Everyone would love to find the perfect stock. But will you ever really find a stock that gives you everything you could possibly want?
One thing's for sure: If you don't look, you'll never find truly great investments. So let's first take a look at what you'd want to see from a perfect stock, and then decide if Sequenom
The quest for perfection
When you're looking for great stocks, you have to do your due diligence. It's not enough to rely on a single measure, because a stock that looks great based on one factor may turn out to be horrible in other ways. The best stocks, however, excel in many different areas, which all come together to make up a very attractive picture.
Some of the most basic yet important things to look for in a stock are:
Growth. Expanding businesses show healthy revenue growth. While past growth is no guarantee that revenue will keep rising, it's certainly a better sign than a stagnant top line.
Margins. Higher sales don't mean anything if a company can't turn them into profits. Strong margins ensure a company is able to turn revenue into profit.
Balance sheet. Debt-laden companies have banks and bondholders competing with shareholders for management's attention. Companies with strong balance sheets don't have to worry about the distraction of debt.
Money-making opportunities. Companies need to be able to turn their resources into profitable business opportunities. Return on equity helps measure how well a company is finding those opportunities.
Valuation. You can't afford to pay too much for even the best companies. Earnings multiples are simple, but using normalized figures gives you a sense of how valuation fits into a longer-term context.
- Dividends. Investors are demanding tangible proof of profits, and there's nothing more tangible than getting a check every three months. Companies with solid dividends and strong commitments to increasing payouts treat shareholders well.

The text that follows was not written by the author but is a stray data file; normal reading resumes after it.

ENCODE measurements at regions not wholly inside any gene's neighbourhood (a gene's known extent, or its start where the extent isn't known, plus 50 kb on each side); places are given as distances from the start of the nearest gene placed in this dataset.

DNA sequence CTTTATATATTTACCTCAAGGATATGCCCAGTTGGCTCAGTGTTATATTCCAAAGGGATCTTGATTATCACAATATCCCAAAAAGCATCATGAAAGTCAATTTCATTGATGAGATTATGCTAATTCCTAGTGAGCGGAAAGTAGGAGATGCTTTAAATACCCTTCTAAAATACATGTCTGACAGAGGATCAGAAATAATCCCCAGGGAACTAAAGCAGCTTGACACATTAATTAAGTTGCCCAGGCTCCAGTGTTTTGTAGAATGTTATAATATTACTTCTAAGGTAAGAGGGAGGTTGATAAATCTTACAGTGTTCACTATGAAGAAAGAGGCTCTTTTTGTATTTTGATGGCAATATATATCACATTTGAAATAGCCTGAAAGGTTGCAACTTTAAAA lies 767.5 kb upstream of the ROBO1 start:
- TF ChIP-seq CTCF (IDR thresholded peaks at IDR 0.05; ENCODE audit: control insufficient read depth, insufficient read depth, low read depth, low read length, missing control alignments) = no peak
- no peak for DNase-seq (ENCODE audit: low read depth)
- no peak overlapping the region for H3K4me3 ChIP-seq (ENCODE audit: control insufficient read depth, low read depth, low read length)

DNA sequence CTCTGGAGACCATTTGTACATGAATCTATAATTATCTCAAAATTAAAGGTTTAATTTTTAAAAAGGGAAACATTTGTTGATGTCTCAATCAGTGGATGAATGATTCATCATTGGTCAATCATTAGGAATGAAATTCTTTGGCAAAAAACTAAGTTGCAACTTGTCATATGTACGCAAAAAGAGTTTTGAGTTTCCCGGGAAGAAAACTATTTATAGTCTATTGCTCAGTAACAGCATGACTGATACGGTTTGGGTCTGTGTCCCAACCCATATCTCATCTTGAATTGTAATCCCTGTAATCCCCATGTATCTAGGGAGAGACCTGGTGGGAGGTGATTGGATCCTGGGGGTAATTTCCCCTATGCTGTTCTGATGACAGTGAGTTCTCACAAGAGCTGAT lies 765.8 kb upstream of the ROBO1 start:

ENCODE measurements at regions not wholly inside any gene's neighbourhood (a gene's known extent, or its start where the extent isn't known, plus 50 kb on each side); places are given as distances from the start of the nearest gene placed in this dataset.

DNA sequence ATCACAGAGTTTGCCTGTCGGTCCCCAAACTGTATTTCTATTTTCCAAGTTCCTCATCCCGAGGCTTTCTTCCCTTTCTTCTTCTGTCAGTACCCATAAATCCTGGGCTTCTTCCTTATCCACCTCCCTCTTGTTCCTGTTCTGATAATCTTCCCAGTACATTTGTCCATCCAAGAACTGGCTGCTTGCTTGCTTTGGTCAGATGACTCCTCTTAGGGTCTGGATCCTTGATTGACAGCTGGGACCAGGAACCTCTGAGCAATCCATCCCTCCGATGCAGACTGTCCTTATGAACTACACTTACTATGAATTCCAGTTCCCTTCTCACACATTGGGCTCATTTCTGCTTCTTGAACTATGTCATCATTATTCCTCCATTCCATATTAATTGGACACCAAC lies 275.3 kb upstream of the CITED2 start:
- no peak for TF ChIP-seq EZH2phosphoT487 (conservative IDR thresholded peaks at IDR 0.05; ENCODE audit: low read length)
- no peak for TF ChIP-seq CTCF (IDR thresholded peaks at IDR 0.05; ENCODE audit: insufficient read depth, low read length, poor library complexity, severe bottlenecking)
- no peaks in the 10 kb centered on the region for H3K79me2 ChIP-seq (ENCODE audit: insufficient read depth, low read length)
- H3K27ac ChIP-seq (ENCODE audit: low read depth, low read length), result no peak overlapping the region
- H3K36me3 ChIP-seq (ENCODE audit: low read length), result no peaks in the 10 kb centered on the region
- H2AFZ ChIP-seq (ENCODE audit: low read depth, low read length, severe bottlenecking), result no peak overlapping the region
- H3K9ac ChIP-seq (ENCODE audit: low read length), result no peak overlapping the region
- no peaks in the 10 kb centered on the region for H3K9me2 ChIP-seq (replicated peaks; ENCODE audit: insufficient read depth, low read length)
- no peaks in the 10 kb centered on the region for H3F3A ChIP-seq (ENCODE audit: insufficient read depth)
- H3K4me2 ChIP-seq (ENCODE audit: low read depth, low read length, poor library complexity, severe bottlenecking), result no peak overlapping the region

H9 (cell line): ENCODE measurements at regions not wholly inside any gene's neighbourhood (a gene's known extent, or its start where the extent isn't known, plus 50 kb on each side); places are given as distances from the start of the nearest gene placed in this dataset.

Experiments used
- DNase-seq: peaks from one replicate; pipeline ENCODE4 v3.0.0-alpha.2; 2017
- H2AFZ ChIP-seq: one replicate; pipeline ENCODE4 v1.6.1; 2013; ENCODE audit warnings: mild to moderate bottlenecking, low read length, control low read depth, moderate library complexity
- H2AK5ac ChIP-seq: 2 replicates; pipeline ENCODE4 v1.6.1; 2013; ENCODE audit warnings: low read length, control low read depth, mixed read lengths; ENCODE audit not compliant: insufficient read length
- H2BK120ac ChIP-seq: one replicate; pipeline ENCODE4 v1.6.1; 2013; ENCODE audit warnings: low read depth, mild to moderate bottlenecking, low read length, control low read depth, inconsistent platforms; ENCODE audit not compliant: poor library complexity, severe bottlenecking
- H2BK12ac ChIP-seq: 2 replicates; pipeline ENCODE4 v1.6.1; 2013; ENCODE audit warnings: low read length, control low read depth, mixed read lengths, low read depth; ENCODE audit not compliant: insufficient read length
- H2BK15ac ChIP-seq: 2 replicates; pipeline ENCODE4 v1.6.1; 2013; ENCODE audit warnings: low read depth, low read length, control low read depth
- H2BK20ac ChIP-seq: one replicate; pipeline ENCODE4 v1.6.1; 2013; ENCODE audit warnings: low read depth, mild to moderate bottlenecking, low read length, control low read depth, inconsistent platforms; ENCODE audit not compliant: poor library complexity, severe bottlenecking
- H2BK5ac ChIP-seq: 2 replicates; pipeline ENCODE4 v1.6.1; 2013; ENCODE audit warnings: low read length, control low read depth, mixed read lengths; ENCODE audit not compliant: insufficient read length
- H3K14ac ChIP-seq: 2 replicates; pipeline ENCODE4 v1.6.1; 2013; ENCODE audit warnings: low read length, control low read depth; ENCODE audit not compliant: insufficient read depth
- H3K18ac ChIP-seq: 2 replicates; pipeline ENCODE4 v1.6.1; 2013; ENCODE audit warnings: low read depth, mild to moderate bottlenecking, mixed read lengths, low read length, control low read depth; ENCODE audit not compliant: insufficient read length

With those factors in mind, let's take a closer look at Sequenom.
What We Want to See
Pass or Fail?
|Growth||5-Year Annual Revenue Growth > 15%||16.1%||pass|
|1-Year Revenue Growth > 12%||13.4%||pass|
|Margins||Gross Margin > 35%||56.9%||pass|
|Net Margin > 15%||(263.5%)||fail|
|Balance Sheet||Debt to Equity < 50%||7.7%||pass|
|Current Ratio > 1.3||1.15||fail|
|Opportunities||Return on Equity > 15%||(222.9%)||fail|
|Valuation||Normalized P/E < 20||NM||fail|
|Dividends||Current Yield > 2%||0.0%||fail|
|5-Year Dividend Growth > 10%||0.0%||fail|
|Total Score||4 out of 10|
Source: Capital IQ, a division of Standard and Poor's. NM = not meaningful; Sequenom had negative earnings during the period. Total score = number of passes.
With just four points, Sequenom falls short of being a perfect stock. The company has some promising technology in its pipeline, but -- as with many small stocks in the biotech industry -- whether it will turn into blockbuster moneymakers is speculative.
Sequenom sells sophisticated medical equipment such as mass spectronomy systems, but its real promise lies in the diagnostic tests it's working on. The company has released a couple of products that test for RHD status and problematic conditions that can cause cystic fibrosis. The product that has shareholders salivating, though, is its test for Down syndrome, which is still in development.
Two years ago, things looked bright for the Down test's prospects. But then the company announced that promising study results were affected by one slight detail: An executive in Sequenom's R&D department told researchers whether subjects actually had Down syndrome before they analyzed the test results. That sent shares plummeting and hurt Sequenom's credibility, despite the fact that the company plans to validate the test in new blind trials.
Personalized medicine is a hot area that has attracted the attention of bigger players in the industry. With some drugs targeted to work only on patients who have certain genetic characteristics, Genzyme
Whether Sequenom ends up a winner remains to be seen. Although its past history falls short of perfection, speculators may want to bet on things looking up in the company's future.
No stock is a sure thing, but some stocks are a lot closer to perfect than others. By looking for the perfect stock, you'll go a long way toward improving your investing prowess and learning how to separate out the best investments from the rest.
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Fool contributor Dan Caplinger doesn't own shares of the companies mentioned in this article. Motley Fool Alpha owns shares of LabCorp , which is a Motley Fool Stock Advisor pick. We Fools may not all hold the same opinions, but we all believe that considering a diverse range of insights makes us better investors. The Fool has a disclosure policy.